But how much did the bus cost?

Written By: - Date published: 11:49 am, March 10th, 2010 - 24 comments
Categories: articles, education, national - Tags: , ,

Tolley finds ally in school mum” screams the headline of Audrey Young’s piece today.

You might think things are pretty desperate when the Herald is devoting pieces to each individual parent who support Tolley but it turns out this mum at no point expresses support for Anne Tolley or national standards.

“She thanked Tolley for coming” is the closest she came and that isn’t exactly a wholehearted endorsement of the minister and her policies.

In fact, any objective reading of Young’s own report shows that Tolley got a hammering and is falling back on desperate tactics to try to illegitimise real concerns about national standards:

“One of the teachers in the room challenged Tolley over what evidence she had that there was any link between national standards and improved achievement.

Her response?

National standards wasn’t evidence, it was just a tool to identify the problem to see where how it should be addressed.

She said it was sad and frustrating she said that she was still having such debates with “the sector.” They should be more concerned about what they could be doing to support “this mother” she said, indicating Tea.”

What a disgusting, arrogant display. Tolley is implying that teachers don’t care about the success of students, only she (who has no experience at all in education) knows what’s best and she shouldn’t have to explain herself to educational experts. Also, the minister has spent months telling us that national standards would stop kids failing, now she’s saying it won’t do that it will only identify those that are failing… which is something we already know.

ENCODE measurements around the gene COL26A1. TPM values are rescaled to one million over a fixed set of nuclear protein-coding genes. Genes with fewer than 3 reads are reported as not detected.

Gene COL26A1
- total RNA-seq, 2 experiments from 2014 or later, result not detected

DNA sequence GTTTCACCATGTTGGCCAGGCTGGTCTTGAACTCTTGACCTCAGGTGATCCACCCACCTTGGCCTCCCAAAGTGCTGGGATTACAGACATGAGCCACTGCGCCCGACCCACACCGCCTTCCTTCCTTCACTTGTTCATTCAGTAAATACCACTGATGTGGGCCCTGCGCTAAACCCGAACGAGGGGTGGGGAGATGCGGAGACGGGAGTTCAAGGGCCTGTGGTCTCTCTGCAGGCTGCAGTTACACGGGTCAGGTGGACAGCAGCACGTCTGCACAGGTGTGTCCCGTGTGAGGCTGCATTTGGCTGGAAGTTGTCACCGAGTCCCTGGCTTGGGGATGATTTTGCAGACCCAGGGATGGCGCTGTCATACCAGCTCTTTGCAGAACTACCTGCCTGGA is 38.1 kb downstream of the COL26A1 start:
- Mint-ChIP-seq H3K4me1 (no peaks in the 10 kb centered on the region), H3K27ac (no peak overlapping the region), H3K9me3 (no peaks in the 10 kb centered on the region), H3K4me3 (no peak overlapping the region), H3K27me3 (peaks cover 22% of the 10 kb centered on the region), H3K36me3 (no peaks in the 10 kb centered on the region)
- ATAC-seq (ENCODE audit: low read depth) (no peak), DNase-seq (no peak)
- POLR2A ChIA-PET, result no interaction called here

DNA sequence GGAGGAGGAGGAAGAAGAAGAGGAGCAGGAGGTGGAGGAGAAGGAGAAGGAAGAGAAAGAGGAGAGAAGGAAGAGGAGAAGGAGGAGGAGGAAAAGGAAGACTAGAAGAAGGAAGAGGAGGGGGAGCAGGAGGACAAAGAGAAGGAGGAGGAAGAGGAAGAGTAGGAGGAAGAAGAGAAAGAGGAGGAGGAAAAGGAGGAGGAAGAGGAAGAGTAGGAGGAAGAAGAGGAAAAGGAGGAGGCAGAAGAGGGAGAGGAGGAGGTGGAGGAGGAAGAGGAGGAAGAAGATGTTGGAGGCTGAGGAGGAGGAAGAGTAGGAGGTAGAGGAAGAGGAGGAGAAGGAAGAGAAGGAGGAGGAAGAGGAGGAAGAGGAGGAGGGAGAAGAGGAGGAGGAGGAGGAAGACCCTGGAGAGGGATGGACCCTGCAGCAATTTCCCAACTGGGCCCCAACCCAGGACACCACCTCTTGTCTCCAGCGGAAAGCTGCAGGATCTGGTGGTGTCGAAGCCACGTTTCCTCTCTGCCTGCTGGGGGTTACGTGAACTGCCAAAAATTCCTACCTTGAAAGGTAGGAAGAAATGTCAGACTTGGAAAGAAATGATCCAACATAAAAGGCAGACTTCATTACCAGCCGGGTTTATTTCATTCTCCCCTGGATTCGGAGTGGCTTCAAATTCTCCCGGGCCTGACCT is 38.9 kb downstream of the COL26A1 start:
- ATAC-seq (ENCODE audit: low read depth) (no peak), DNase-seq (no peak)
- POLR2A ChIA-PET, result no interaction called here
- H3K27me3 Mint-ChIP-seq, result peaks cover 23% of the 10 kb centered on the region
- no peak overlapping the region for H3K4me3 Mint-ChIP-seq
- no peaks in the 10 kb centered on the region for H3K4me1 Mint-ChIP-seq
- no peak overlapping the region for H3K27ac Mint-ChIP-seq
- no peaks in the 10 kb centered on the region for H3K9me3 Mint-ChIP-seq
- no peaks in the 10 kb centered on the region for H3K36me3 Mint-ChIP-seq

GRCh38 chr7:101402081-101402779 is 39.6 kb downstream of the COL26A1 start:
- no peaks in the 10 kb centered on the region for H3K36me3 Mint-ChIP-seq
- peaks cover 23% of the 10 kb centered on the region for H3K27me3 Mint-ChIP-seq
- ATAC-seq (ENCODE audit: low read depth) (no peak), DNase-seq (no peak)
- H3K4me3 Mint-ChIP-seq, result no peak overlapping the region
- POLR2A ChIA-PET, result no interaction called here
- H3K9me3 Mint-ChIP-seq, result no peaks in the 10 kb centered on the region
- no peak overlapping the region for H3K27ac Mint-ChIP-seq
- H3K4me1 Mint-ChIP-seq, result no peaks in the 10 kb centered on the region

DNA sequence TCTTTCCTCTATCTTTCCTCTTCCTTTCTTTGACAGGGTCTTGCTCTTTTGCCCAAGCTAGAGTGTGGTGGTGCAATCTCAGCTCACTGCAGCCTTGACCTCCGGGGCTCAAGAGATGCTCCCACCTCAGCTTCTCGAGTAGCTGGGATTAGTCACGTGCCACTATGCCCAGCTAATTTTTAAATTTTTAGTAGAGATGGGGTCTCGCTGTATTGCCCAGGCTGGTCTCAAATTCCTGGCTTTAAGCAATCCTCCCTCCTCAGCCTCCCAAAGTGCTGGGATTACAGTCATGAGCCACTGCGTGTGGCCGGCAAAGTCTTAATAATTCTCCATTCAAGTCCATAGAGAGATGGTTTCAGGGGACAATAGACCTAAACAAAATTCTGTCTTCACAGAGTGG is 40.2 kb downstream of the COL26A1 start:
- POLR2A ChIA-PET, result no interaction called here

Of course, Young fails to mention of the cost of Anne Tolley’s bus tour around the country. When Labour does it, they get attacked by the Herald. When National does it, free pass.

I’m not accusing the Herald of having double standards… wait, that’s exactly what I’m doing.

24 comments on “But how much did the bus cost?”

  1. lprent 1

    Such a dimwit policy from what I’ve seen of it. But then again National picked the appropriate person to present it.

    Quite simply I haven’t heard any good reasons from Tolley in the media presenting the case in either educational or economic terms. The brochure looks like a pile of waffle from a PR consultant that doesn’t understand what in the hell the policy is designed to achieve.

    For that matter I can’t even see an measurable objective in the policy that could be used to evaluate the success or otherwise of the policy. Much like Wilkinson on the 90-day fire-at-will act. There was also no way to measure objectively the success or failure of the policy.

    I really despise this type of faith based policy making. It speaks of having idiots in government.

    • Draco T Bastard 1.1

      The brochure looks like a pile of waffle from a PR consultant that doesn’t understand what in the hell the policy is designed to achieve.

      Well, that puts him in the same place as the rest of us… oh, wait…

      For that matter I can’t even see an measurable objective in the policy that could be used to evaluate the success or otherwise of the policy.

      NACT really do make up their minds from their beliefs and evidence isn’t sought as it often contradicts those beliefs.

    • Bill 1.2